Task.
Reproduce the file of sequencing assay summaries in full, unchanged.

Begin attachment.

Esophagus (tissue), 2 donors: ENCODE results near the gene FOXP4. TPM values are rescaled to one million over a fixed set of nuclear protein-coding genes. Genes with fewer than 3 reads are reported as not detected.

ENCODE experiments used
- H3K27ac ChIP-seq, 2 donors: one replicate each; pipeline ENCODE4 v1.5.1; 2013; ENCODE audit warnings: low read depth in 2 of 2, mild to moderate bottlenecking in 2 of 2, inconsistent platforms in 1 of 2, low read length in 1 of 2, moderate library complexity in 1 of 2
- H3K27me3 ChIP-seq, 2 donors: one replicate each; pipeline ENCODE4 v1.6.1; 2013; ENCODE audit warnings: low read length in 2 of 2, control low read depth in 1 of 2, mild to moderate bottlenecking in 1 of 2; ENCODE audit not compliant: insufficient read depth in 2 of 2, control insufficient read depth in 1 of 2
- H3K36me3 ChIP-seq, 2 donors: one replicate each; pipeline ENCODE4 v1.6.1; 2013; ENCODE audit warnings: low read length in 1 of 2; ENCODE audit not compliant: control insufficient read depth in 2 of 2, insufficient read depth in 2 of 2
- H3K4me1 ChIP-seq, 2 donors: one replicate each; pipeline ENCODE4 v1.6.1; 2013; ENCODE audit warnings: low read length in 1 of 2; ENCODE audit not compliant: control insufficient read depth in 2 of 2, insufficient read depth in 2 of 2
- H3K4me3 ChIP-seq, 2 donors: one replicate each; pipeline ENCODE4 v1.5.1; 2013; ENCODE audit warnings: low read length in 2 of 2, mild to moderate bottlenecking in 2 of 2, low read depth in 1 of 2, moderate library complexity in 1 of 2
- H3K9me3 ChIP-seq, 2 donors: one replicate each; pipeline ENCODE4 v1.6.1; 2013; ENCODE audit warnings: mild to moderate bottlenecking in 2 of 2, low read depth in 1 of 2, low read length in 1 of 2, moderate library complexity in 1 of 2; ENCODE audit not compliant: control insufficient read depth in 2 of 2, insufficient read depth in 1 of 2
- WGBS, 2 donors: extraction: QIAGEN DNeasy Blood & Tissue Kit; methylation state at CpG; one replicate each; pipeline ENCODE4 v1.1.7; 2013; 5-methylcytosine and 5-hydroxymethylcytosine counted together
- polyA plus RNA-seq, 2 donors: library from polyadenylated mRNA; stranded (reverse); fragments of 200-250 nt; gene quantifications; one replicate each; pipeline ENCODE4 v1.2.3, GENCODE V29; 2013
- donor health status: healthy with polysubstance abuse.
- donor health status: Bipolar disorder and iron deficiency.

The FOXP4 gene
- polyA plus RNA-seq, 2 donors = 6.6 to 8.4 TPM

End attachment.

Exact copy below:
Esophagus (tissue), 2 donors: ENCODE results near the gene FOXP4. TPM values are rescaled to one million over a fixed set of nuclear protein-coding genes. Genes with fewer than 3 reads are reported as not detected.

ENCODE experiments used
- H3K27ac ChIP-seq, 2 donors: one replicate each; pipeline ENCODE4 v1.5.1; 2013; ENCODE audit warnings: low read depth in 2 of 2, mild to moderate bottlenecking in 2 of 2, inconsistent platforms in 1 of 2, low read length in 1 of 2, moderate library complexity in 1 of 2
- H3K27me3 ChIP-seq, 2 donors: one replicate each; pipeline ENCODE4 v1.6.1; 2013; ENCODE audit warnings: low read length in 2 of 2, control low read depth in 1 of 2, mild to moderate bottlenecking in 1 of 2; ENCODE audit not compliant: insufficient read depth in 2 of 2, control insufficient read depth in 1 of 2
- H3K36me3 ChIP-seq, 2 donors: one replicate each; pipeline ENCODE4 v1.6.1; 2013; ENCODE audit warnings: low read length in 1 of 2; ENCODE audit not compliant: control insufficient read depth in 2 of 2, insufficient read depth in 2 of 2
- H3K4me1 ChIP-seq, 2 donors: one replicate each; pipeline ENCODE4 v1.6.1; 2013; ENCODE audit warnings: low read length in 1 of 2; ENCODE audit not compliant: control insufficient read depth in 2 of 2, insufficient read depth in 2 of 2
- H3K4me3 ChIP-seq, 2 donors: one replicate each; pipeline ENCODE4 v1.5.1; 2013; ENCODE audit warnings: low read length in 2 of 2, mild to moderate bottlenecking in 2 of 2, low read depth in 1 of 2, moderate library complexity in 1 of 2
- H3K9me3 ChIP-seq, 2 donors: one replicate each; pipeline ENCODE4 v1.6.1; 2013; ENCODE audit warnings: mild to moderate bottlenecking in 2 of 2, low read depth in 1 of 2, low read length in 1 of 2, moderate library complexity in 1 of 2; ENCODE audit not compliant: control insufficient read depth in 2 of 2, insufficient read depth in 1 of 2
- WGBS, 2 donors: extraction: QIAGEN DNeasy Blood & Tissue Kit; methylation state at CpG; one replicate each; pipeline ENCODE4 v1.1.7; 2013; 5-methylcytosine and 5-hydroxymethylcytosine counted together
- polyA plus RNA-seq, 2 donors: library from polyadenylated mRNA; stranded (reverse); fragments of 200-250 nt; gene quantifications; one replicate each; pipeline ENCODE4 v1.2.3, GENCODE V29; 2013
- donor health status: healthy with polysubstance abuse.
- donor health status: Bipolar disorder and iron deficiency.

The FOXP4 gene
- polyA plus RNA-seq, 2 donors = 6.6 to 8.4 TPM